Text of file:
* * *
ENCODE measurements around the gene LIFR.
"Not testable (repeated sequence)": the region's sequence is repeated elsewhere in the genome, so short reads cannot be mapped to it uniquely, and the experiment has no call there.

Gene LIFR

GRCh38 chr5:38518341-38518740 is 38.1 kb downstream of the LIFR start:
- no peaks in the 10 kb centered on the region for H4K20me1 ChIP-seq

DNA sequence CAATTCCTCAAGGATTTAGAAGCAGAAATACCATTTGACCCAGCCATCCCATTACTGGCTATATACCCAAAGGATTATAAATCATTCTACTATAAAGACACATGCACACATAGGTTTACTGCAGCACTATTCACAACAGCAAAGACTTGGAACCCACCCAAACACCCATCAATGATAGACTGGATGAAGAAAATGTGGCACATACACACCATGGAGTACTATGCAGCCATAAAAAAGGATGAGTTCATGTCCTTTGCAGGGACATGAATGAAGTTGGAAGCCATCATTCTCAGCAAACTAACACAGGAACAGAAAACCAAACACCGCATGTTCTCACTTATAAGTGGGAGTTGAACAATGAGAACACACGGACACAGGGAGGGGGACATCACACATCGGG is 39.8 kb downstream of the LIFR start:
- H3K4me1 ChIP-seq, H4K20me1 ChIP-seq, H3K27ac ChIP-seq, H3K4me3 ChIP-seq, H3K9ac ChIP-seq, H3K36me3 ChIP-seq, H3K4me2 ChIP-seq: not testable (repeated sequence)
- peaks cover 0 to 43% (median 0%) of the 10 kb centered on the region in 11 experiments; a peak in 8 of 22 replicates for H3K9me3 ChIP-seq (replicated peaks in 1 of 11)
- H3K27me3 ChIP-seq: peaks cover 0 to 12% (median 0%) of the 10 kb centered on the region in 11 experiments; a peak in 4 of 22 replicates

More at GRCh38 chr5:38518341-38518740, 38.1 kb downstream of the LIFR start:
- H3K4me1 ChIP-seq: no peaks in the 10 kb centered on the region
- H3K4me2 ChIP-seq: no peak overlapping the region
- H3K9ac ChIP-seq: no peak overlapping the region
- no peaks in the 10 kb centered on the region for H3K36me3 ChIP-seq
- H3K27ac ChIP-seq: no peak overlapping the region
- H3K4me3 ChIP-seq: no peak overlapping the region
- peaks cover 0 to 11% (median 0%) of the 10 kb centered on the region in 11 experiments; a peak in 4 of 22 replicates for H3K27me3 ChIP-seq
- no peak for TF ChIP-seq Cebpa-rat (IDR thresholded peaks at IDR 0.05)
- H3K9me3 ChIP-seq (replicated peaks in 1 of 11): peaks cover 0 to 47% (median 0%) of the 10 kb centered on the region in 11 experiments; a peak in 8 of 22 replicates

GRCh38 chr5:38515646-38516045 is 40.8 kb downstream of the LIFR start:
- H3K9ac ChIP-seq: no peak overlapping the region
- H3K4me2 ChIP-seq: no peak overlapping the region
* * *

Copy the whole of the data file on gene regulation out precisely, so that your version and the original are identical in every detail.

ENCODE measurements around the gene LIFR.
"Not testable (repeated sequence)": the region's sequence is repeated elsewhere in the genome, so short reads cannot be mapped to it uniquely, and the experiment has no call there.

Gene LIFR

GRCh38 chr5:38518341-38518740 is 38.1 kb downstream of the LIFR start:
- no peaks in the 10 kb centered on the region for H4K20me1 ChIP-seq

DNA sequence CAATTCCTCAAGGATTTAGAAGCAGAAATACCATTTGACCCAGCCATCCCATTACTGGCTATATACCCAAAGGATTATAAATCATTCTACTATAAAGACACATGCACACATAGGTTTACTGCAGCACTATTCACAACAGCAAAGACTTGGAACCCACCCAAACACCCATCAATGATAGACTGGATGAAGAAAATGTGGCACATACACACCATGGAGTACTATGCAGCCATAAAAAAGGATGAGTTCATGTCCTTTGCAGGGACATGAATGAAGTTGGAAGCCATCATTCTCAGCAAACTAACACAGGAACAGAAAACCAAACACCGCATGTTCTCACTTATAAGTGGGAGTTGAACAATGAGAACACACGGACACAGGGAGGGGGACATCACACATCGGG is 39.8 kb downstream of the LIFR start:
- H3K4me1 ChIP-seq, H4K20me1 ChIP-seq, H3K27ac ChIP-seq, H3K4me3 ChIP-seq, H3K9ac ChIP-seq, H3K36me3 ChIP-seq, H3K4me2 ChIP-seq: not testable (repeated sequence)
- peaks cover 0 to 43% (median 0%) of the 10 kb centered on the region in 11 experiments; a peak in 8 of 22 replicates for H3K9me3 ChIP-seq (replicated peaks in 1 of 11)
- H3K27me3 ChIP-seq: peaks cover 0 to 12% (median 0%) of the 10 kb centered on the region in 11 experiments; a peak in 4 of 22 replicates

More at GRCh38 chr5:38518341-38518740, 38.1 kb downstream of the LIFR start:
- H3K4me1 ChIP-seq: no peaks in the 10 kb centered on the region
- H3K4me2 ChIP-seq: no peak overlapping the region
- H3K9ac ChIP-seq: no peak overlapping the region
- no peaks in the 10 kb centered on the region for H3K36me3 ChIP-seq
- H3K27ac ChIP-seq: no peak overlapping the region
- H3K4me3 ChIP-seq: no peak overlapping the region
- peaks cover 0 to 11% (median 0%) of the 10 kb centered on the region in 11 experiments; a peak in 4 of 22 replicates for H3K27me3 ChIP-seq
- no peak for TF ChIP-seq Cebpa-rat (IDR thresholded peaks at IDR 0.05)
- H3K9me3 ChIP-seq (replicated peaks in 1 of 11): peaks cover 0 to 47% (median 0%) of the 10 kb centered on the region in 11 experiments; a peak in 8 of 22 replicates

GRCh38 chr5:38515646-38516045 is 40.8 kb downstream of the LIFR start:
- H3K9ac ChIP-seq: no peak overlapping the region
- H3K4me2 ChIP-seq: no peak overlapping the region